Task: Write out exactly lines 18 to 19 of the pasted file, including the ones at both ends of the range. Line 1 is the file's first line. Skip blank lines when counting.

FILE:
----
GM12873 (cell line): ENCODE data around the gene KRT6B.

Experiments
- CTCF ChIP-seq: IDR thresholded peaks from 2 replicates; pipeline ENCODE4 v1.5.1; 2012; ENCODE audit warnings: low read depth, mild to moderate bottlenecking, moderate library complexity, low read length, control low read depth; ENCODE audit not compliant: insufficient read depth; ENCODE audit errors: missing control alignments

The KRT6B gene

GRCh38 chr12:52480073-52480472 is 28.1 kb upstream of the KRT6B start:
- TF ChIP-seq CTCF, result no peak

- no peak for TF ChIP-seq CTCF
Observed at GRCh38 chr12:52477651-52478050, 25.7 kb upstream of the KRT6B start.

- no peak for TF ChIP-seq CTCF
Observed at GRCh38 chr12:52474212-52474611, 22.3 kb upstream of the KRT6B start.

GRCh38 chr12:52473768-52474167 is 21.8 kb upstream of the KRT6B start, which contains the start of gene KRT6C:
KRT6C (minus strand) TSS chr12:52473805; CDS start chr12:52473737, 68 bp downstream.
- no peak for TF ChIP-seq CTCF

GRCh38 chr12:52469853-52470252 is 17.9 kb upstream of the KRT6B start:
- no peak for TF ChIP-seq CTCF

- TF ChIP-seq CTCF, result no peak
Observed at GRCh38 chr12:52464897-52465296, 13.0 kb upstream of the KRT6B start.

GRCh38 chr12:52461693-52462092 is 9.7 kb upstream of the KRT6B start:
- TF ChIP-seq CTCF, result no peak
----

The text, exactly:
GRCh38 chr12:52461693-52462092 is 9.7 kb upstream of the KRT6B start:
- TF ChIP-seq CTCF, result no peak